In March 2010, LifeLock was fined $12 million by the FTC for deceptive advertising. The FTC called their prior marketing claims misleading to consumers by claiming to be a 100% guarantee against all forms of identity theft.  LifeLock agreed to pay $12 million to settle charges, by the FTC and 35 states, that the company's identity theft prevention and data security claims were false.

Check your bank statement monthly, or on line weekly. Check your credit report often, although under the current system you can do so free only once a year, a government agency is trying to change that as I mention in a prior blog. LifeLock will not discover anything you cannot discover yourself. Despite their fancy TV ads. And Rudy Giuliani’s grave concern in their ads-he seems on the verge of tears.

Finally, it may be hard to unravel a stolen credit card or other credit report problem, should it happen to you. The three credit agencies that maintain these reports are very slow to correct such fraud and errors, because it costs them money, and they care more about their profits than your well being. If it happens to you, and it is very unlikely, then hit them between the eyes, and make them act quickly.

 The Justizz site has a hard hitting function to force those big 3 agencies to listen to you quickly.

Is a Living Wage best for society?

blog LivingWage

The Living Wage Issue

I thought I would weigh in on this popular subject. First I should say I am a Libertarian Republican. I believe in small government and allowing private enterprise to prosper, which eventually makes things better for all--“a high tide raises all ships." But I think those arguing on how tragic a rise in the minimum wage would be are misguided.

I did some checking. I found a study done by Berkeley University in California:

I read through it and it seemed properly researched and prepared. It claims to calculate that a rise in the minimum wage would cause a 2.7% rise in the cost of the operating expense of, say, a fast-food restaurant. So I did a calculation of my own. 

I assumed that a typical restaurant would gross $1 million per year (Macdonald’s is 2-1/2 times that) but let’s keep it this way for simplicity. I estimated that such a restaurant would have say, 12-15 full time minimum wage employees or the equivalent. A rise in wage of $2 per hour would cost that restaurant $80 per week per 40 hour a week employee, times 12-15, or $960-1200 per week, or $48,000-$60,000 per year, or 5-6% of their annual sales volume of $1 million. The Berkeley study said the increase would be 2.7% per year. My calculations show double that.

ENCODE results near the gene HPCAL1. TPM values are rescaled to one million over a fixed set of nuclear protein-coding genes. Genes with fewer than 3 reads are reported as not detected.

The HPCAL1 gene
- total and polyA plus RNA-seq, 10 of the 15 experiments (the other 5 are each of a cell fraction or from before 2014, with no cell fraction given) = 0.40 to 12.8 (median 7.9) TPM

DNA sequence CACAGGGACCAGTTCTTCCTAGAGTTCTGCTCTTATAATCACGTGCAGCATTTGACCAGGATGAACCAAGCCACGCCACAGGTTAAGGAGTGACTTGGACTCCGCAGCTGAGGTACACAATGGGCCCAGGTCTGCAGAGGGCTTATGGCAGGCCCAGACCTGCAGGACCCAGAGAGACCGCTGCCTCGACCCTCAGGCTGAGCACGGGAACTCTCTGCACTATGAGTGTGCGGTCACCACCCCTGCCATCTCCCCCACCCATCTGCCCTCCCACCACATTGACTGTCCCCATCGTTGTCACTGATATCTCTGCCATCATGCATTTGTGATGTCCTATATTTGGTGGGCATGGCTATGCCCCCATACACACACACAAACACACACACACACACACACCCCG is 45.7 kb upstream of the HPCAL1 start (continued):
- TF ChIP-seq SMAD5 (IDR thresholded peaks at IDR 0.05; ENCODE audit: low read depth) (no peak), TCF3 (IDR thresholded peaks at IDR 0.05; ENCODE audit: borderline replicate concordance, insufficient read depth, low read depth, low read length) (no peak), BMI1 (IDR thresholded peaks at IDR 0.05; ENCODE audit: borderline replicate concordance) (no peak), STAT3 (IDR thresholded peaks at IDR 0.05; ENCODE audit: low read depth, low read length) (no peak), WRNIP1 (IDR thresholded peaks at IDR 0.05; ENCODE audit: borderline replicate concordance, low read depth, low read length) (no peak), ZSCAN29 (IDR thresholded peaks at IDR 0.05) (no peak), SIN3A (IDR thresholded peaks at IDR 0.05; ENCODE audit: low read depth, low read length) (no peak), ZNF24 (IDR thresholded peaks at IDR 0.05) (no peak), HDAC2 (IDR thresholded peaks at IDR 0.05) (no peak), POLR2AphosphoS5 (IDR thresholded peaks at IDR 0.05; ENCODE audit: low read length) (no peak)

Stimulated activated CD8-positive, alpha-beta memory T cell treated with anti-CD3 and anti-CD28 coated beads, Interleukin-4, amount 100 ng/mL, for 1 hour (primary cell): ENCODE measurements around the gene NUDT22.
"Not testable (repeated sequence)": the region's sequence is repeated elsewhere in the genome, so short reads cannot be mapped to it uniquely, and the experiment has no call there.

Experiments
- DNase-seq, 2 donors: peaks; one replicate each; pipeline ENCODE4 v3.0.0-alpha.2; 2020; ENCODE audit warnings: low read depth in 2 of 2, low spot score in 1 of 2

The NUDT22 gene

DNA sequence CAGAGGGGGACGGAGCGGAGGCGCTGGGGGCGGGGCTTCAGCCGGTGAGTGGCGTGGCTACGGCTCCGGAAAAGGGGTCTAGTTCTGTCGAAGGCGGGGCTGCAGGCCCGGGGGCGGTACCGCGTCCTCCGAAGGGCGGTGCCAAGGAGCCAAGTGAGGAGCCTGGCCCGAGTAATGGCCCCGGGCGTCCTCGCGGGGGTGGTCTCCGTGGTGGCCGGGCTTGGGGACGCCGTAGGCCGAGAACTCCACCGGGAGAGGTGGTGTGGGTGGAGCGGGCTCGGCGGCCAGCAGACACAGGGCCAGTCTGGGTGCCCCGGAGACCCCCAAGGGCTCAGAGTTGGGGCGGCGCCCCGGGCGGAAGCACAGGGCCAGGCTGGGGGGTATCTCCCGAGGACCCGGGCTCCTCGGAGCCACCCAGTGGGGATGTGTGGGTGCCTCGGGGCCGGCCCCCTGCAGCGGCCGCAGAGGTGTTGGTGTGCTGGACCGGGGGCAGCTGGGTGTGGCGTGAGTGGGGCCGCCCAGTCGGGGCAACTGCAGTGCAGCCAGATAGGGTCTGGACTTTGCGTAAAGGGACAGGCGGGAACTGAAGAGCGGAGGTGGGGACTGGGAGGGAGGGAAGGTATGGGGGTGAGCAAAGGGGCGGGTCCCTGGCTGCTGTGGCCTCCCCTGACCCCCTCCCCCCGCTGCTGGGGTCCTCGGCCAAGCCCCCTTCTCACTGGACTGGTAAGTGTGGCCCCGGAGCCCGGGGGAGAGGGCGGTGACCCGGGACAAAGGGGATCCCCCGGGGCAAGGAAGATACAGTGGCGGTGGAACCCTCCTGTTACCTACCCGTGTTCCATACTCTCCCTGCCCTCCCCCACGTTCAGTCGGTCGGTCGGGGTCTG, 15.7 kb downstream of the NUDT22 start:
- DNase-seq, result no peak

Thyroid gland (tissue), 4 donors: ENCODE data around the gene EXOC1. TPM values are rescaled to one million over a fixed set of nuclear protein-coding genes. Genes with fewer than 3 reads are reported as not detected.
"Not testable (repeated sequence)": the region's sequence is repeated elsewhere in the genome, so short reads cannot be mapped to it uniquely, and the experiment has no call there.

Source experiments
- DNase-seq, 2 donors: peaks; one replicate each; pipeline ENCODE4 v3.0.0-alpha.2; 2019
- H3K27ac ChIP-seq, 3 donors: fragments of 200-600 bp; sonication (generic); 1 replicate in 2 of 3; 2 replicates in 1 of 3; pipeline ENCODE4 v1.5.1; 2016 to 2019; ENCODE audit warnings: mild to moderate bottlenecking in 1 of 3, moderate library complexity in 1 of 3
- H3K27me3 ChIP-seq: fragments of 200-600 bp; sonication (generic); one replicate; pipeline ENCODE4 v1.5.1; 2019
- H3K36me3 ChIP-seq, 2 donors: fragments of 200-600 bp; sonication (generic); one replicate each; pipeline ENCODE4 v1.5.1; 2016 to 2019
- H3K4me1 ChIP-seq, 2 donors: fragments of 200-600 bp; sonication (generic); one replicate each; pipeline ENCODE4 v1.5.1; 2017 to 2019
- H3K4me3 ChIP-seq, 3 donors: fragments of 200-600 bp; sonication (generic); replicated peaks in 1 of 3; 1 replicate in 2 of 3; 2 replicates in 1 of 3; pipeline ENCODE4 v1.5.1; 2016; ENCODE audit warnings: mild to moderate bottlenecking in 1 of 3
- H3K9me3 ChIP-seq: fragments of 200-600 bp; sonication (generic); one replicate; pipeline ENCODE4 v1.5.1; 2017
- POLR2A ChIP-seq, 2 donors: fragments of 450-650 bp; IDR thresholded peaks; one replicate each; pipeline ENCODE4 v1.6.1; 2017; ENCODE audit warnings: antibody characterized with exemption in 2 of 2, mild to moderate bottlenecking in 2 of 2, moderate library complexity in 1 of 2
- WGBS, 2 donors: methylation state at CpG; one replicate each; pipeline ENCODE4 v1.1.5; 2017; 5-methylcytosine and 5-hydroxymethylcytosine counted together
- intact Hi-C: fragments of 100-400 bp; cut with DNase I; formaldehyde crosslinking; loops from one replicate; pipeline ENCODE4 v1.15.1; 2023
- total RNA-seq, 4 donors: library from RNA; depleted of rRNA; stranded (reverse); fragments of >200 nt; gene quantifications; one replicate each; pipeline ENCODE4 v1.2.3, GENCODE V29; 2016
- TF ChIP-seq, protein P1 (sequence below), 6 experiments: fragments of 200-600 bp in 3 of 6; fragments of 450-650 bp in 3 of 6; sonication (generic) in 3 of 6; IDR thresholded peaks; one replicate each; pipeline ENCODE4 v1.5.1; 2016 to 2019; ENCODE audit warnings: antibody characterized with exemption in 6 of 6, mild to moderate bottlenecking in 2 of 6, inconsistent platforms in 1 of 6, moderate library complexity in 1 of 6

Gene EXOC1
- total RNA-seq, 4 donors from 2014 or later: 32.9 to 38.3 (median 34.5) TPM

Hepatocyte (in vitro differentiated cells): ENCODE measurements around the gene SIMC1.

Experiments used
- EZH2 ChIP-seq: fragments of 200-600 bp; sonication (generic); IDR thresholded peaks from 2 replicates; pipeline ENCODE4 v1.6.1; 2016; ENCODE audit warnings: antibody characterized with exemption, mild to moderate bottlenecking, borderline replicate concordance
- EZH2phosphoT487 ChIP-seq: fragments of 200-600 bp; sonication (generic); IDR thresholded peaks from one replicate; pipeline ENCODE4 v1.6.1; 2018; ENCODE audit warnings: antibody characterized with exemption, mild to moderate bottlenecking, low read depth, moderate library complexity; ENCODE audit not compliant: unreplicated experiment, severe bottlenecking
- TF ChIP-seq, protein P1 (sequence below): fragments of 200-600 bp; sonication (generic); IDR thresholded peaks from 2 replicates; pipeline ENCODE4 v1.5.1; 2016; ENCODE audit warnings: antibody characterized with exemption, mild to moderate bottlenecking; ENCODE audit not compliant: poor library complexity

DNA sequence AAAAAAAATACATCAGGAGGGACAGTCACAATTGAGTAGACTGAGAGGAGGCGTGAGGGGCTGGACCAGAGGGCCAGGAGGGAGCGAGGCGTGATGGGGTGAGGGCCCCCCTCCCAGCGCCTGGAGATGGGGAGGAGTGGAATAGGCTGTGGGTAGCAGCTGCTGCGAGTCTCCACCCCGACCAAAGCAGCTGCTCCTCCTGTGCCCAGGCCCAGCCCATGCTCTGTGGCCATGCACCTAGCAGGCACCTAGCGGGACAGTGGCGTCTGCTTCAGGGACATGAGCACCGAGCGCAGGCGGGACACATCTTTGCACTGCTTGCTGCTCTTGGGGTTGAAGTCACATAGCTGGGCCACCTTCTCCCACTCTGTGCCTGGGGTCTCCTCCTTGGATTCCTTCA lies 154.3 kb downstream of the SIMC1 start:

The company would probably raise their prices to cover this additional cost. So what would such a raise affect the cost of, say, a $3 hamburger? Under the Berkeley study, the price of the  hamburger would go up to $3.10. My calculation, double that, to $3.20. What would this mean? Would those who patronize the fast food joint go eat elsewhere to save money? Where else, as these restaurants offer the cheapest priced meals that are to be found? All the competition would be absorbing  the same increase in the labor cost, and, presumably, will all pass the increase on equally. Would the company layoff employees due to the higher labor cost? Hard to believe, if their business remained the same. If they did, who would cook the burgers?

It becomes a matter of opinion. If the minimum wage went up, I think things would go on just as before, except the lowest paid laborers in our society would now have to live on $400 a week, instead of $320 (assuming an increase from near $8 to $10 an hour). Sorry guys, I think you are being greedy, and you should take the higher road, consider your fellow man, and make this happen. Great businessmen not only accumulate great wealth for themselves, but should also take responsibility for raising the standards of their fellow man, who is not born as fortunate as they are. It is only right.

I do not eat fast food; I am a more healthy eater (that’s another topic for the future). But if, when I go to the ethnic restaurants I like, the price of my $22 meal was upped to $23, as a result of a national law giving the lowest paid workers a couple of bucks an hour more, I would not mind. Who would?

I do not agree with Obama on much, but I think he has this one right.